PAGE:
A gamer for 30 years, Phil cut his teeth on Moldvay D&D and has tried to run everything else since then. He has had the fortune to be gaming with the same group for almost 20 years. When not blogging or writing RPG books, Phil is a husband, father, and project manager. More about Phil.




6 Comments (Open | Close)

6 Comments To "The Clue Map: Building A Web of Clues"

#1 Comment By Razjah On April 20, 2012 @ 8:12 am

This is awesome, Phil! I may have the guts to run a mystery now. I got experience with my noir style game for moving pieces and more motivated actors in the game world. Now it may be time to start working on a game with a mystery.

#2 Comment By Keith J Davies On April 20, 2012 @ 8:55 am

You might check out The Alexandrian. Justin talks about using node maps for adventure design (linking locations as a graph, with clues at each location leading to other nodes), and in the advanced node design series talks about a ‘clue map’ much as you are describing that basically overlays the physical map.

I do something similar myself. I’ve written up the first part in my Campaign and Scenario Design series but haven’t gotten around to how the information (clue) map and physical (travel) map don’t really need to be related. It came up in conversation yesterday on google+, so I may do that article soon.

#3 Comment By Rickard Elimää On May 2, 2012 @ 1:17 pm

Hey.

First time ever that I’ve written a comment on this site, but I’ve read most of the GM articles. Anyway, to write a descent mystery, you should focus on three things: events, people (or groups) and items. This scenario writing technique is called »fish tank« and is based on relations and factions rather then places and clues.

Begin with the events. It can be between 1-3 events, depending on how complex the story should be.
Example: “The head of the church has been murdered.”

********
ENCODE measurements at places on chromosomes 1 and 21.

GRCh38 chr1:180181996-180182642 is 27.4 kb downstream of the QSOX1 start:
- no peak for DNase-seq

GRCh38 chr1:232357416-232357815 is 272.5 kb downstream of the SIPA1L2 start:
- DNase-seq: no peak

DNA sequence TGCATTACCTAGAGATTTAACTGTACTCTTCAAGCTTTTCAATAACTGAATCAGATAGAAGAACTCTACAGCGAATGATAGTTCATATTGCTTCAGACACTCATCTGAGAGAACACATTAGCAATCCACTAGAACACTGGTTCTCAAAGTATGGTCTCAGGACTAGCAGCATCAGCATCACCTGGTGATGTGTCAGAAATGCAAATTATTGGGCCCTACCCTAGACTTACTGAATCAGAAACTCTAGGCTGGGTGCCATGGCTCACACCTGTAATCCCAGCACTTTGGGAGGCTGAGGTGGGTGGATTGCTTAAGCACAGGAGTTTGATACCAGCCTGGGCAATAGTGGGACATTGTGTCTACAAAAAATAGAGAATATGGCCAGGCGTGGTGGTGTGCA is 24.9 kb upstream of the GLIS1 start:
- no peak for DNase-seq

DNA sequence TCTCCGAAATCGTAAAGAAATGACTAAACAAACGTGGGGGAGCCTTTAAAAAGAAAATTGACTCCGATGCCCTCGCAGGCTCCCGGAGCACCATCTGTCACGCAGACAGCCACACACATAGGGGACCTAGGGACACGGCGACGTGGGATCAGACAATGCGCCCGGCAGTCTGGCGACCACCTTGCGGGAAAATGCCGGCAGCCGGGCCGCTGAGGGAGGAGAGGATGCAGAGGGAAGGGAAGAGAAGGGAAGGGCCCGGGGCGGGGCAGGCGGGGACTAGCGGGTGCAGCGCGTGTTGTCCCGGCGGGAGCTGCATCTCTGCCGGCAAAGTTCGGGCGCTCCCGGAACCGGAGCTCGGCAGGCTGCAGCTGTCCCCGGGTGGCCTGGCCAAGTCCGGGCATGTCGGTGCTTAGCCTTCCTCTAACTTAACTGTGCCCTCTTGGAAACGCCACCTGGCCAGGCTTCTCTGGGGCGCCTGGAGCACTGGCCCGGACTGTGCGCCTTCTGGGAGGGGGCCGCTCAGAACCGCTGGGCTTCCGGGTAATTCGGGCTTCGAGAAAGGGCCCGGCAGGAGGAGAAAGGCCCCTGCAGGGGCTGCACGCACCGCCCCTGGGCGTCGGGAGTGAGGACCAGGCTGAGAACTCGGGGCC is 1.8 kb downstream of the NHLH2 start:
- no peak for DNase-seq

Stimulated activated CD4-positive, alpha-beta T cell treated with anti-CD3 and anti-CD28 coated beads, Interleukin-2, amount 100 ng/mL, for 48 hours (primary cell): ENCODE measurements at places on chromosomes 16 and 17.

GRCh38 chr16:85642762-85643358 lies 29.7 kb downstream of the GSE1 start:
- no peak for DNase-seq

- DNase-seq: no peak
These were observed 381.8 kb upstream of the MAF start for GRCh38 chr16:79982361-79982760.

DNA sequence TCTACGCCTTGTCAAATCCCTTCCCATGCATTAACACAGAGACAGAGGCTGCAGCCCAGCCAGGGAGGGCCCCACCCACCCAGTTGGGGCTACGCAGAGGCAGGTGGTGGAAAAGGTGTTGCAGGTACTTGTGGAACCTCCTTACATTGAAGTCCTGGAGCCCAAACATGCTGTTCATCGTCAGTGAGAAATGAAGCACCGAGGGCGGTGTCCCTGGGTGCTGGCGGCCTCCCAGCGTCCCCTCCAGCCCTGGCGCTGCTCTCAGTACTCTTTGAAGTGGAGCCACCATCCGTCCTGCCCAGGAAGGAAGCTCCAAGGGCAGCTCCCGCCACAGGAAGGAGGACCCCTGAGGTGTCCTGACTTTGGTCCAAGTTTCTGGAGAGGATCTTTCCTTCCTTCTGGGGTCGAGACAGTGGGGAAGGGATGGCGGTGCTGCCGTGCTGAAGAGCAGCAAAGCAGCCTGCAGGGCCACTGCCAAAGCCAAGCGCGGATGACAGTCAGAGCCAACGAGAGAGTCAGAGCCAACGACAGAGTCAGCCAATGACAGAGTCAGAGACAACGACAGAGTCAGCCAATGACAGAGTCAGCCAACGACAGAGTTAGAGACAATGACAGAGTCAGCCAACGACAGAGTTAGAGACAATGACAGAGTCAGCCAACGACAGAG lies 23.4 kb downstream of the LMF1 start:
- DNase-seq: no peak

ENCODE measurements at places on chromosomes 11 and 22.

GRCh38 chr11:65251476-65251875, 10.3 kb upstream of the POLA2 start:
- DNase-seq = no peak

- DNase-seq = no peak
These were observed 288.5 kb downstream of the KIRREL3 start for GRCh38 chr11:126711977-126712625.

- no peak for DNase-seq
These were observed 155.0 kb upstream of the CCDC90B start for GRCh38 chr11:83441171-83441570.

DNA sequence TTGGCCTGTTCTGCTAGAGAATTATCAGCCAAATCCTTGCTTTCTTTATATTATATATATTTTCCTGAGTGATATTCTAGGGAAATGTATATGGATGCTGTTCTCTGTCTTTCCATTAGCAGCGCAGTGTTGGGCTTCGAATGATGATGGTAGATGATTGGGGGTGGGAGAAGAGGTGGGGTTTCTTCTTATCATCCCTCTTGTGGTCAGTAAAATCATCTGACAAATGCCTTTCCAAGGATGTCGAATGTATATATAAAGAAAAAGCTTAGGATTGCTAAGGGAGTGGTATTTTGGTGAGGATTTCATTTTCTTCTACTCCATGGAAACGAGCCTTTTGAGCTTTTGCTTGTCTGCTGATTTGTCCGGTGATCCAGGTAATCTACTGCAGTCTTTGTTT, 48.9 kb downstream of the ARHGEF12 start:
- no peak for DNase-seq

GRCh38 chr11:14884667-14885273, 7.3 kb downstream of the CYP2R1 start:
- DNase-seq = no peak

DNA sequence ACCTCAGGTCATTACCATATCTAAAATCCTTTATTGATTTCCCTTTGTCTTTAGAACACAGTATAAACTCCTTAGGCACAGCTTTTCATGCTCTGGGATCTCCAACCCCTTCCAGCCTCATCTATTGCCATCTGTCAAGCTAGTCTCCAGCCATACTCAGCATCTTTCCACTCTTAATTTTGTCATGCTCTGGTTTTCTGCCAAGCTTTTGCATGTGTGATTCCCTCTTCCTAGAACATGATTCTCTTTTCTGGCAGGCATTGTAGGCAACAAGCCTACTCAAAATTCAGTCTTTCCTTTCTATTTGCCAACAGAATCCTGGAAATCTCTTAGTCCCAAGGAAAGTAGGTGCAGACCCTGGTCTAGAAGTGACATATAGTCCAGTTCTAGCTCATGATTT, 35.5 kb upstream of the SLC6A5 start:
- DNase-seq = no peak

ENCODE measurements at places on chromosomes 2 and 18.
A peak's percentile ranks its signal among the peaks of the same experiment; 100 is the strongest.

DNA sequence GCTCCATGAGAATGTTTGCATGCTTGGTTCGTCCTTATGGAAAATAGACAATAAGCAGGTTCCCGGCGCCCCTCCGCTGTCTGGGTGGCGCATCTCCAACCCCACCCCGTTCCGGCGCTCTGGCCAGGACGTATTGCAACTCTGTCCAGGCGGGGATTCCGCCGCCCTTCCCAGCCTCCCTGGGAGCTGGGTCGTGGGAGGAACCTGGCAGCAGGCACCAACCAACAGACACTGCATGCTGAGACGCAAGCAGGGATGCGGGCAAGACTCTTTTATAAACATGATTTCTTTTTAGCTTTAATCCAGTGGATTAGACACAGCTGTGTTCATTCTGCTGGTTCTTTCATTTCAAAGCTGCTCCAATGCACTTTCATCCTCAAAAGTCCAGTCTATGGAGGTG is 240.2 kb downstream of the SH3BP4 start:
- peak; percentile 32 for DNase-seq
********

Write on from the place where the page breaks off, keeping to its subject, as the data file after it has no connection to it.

Now, write some people and (a few) items up to seven people and items all together.

You still don’t have a scenario. Don’t worry. You will create it now.

Draw lines between the events, people and items (I will call these “factions” for short). Draw the lines randomly. These are the relations between the factions. Write on the line what kind of relation it is.

Look at the relation map that you’ve created. Every faction should have at least two relations to another faction. The more relations, the more important that faction is to the scenario.

Now, start thinking of a storyline. Why has that event happened and what -will- happen? Think of a point on that storyline where the PC’s will enter. When you play this the scenario will go through two phases. Note that while they are going through the scenario, the storyline will change and factions will react to it to steer it back to the original line. Sometimes the factions will succeed, sometimes they don’t. So the storyline that you thought of will not happen. It’s just a base for improvising consequences.

Anyway, when you’re playing the scenario will have two phases.

PHASE ONE
Give out all the factions in the first scene. The player’s goal in the rest of the scenes is to find the relations between all the factions. When they done that, then they know what’s going on in the scenario.

PHASE TWO
The players know what’s wrong and why. Now it’s up to them to solve it.

I could write a full article about this, if you’re interested and not afraid of English with a Swedish accent. ^^ I can show a rather complex relationship map based on three events. Just ignore the writings: http://urverkspel.com/images/stories/matine/exempelscenario_relationer.gif

It takes 45-60 minutes for me to do this kind of relationship map.

#4 Comment By Martin Ralya On May 2, 2012 @ 8:21 pm

@Rickard Elimää – If you’d like to drop me a line at martin gnomestew com, I’d love to see a pitch for that as a guest article. It sounds like a really useful technique.

#5 Comment By Jeremy Forbing On May 7, 2012 @ 3:46 pm

How has no one mentioned the GUMSHOE system or any of the games that use it (Trail of Cthulhu, Night’s Black Agents, Mutant City Blues, Esoterrorists, etc.) in this discussion yet?

#6 Comment By clight101 On May 8, 2012 @ 10:15 pm

@ Jeremy: I’m with you. I’m a huge fan of the idea of the core clue in gumshoe games. I don’t always like its implementation but just the idea of the investigators will find this clue as long as they ask for it or make some attempt to find it. I also really dig the idea of here’s the clue now you figure out what it means. This may take you to some odd places or even give you some unexpected results from your players but I’m firmly in the camp of mystery’s follow a trail of clues.

Now I don’t mind getting a little crazy with my clues and how they interrelate. I don’t always just want one trail so I can see where the clue map is really useful. I actually have been using it in some of my recent Realm of Cthulhu writing along with the core clue concept.